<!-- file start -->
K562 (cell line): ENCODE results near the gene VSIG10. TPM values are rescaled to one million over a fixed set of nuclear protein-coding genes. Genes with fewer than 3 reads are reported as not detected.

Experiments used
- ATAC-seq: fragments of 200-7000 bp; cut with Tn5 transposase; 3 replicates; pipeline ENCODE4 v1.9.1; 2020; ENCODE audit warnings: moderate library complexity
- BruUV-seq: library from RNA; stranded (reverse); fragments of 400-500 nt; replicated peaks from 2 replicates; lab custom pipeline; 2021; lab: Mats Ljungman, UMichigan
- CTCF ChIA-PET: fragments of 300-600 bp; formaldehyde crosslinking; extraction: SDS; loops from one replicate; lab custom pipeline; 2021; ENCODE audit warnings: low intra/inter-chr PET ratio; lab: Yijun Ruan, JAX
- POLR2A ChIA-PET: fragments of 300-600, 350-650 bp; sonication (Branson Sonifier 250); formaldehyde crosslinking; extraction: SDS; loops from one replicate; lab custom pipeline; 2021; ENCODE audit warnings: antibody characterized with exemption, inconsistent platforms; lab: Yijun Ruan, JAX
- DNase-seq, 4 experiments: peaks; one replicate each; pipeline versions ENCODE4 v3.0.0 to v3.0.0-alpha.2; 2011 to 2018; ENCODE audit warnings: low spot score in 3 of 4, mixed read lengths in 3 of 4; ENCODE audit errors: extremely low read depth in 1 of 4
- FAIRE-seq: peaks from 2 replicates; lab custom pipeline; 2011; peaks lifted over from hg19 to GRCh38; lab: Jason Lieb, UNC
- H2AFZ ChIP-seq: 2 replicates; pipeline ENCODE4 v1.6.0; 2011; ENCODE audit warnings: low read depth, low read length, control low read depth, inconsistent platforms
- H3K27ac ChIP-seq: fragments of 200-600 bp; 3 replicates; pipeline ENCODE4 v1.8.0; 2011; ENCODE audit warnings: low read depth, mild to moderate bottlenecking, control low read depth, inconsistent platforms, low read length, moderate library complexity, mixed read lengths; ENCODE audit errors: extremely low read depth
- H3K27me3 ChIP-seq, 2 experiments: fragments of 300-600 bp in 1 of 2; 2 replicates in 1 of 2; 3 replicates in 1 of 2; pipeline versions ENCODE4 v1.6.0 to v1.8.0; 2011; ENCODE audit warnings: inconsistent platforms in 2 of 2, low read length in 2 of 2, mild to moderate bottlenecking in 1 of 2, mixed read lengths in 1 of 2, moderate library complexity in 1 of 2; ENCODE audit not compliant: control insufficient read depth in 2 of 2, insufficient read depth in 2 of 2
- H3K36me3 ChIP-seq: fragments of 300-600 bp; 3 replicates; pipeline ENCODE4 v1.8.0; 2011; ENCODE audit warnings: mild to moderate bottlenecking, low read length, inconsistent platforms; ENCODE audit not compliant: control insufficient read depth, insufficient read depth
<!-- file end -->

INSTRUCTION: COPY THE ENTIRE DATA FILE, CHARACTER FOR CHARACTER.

K562 (cell line): ENCODE results near the gene VSIG10. TPM values are rescaled to one million over a fixed set of nuclear protein-coding genes. Genes with fewer than 3 reads are reported as not detected.

Experiments used
- ATAC-seq: fragments of 200-7000 bp; cut with Tn5 transposase; 3 replicates; pipeline ENCODE4 v1.9.1; 2020; ENCODE audit warnings: moderate library complexity
- BruUV-seq: library from RNA; stranded (reverse); fragments of 400-500 nt; replicated peaks from 2 replicates; lab custom pipeline; 2021; lab: Mats Ljungman, UMichigan
- CTCF ChIA-PET: fragments of 300-600 bp; formaldehyde crosslinking; extraction: SDS; loops from one replicate; lab custom pipeline; 2021; ENCODE audit warnings: low intra/inter-chr PET ratio; lab: Yijun Ruan, JAX
- POLR2A ChIA-PET: fragments of 300-600, 350-650 bp; sonication (Branson Sonifier 250); formaldehyde crosslinking; extraction: SDS; loops from one replicate; lab custom pipeline; 2021; ENCODE audit warnings: antibody characterized with exemption, inconsistent platforms; lab: Yijun Ruan, JAX
- DNase-seq, 4 experiments: peaks; one replicate each; pipeline versions ENCODE4 v3.0.0 to v3.0.0-alpha.2; 2011 to 2018; ENCODE audit warnings: low spot score in 3 of 4, mixed read lengths in 3 of 4; ENCODE audit errors: extremely low read depth in 1 of 4
- FAIRE-seq: peaks from 2 replicates; lab custom pipeline; 2011; peaks lifted over from hg19 to GRCh38; lab: Jason Lieb, UNC
- H2AFZ ChIP-seq: 2 replicates; pipeline ENCODE4 v1.6.0; 2011; ENCODE audit warnings: low read depth, low read length, control low read depth, inconsistent platforms
- H3K27ac ChIP-seq: fragments of 200-600 bp; 3 replicates; pipeline ENCODE4 v1.8.0; 2011; ENCODE audit warnings: low read depth, mild to moderate bottlenecking, control low read depth, inconsistent platforms, low read length, moderate library complexity, mixed read lengths; ENCODE audit errors: extremely low read depth
- H3K27me3 ChIP-seq, 2 experiments: fragments of 300-600 bp in 1 of 2; 2 replicates in 1 of 2; 3 replicates in 1 of 2; pipeline versions ENCODE4 v1.6.0 to v1.8.0; 2011; ENCODE audit warnings: inconsistent platforms in 2 of 2, low read length in 2 of 2, mild to moderate bottlenecking in 1 of 2, mixed read lengths in 1 of 2, moderate library complexity in 1 of 2; ENCODE audit not compliant: control insufficient read depth in 2 of 2, insufficient read depth in 2 of 2
- H3K36me3 ChIP-seq: fragments of 300-600 bp; 3 replicates; pipeline ENCODE4 v1.8.0; 2011; ENCODE audit warnings: mild to moderate bottlenecking, low read length, inconsistent platforms; ENCODE audit not compliant: control insufficient read depth, insufficient read depth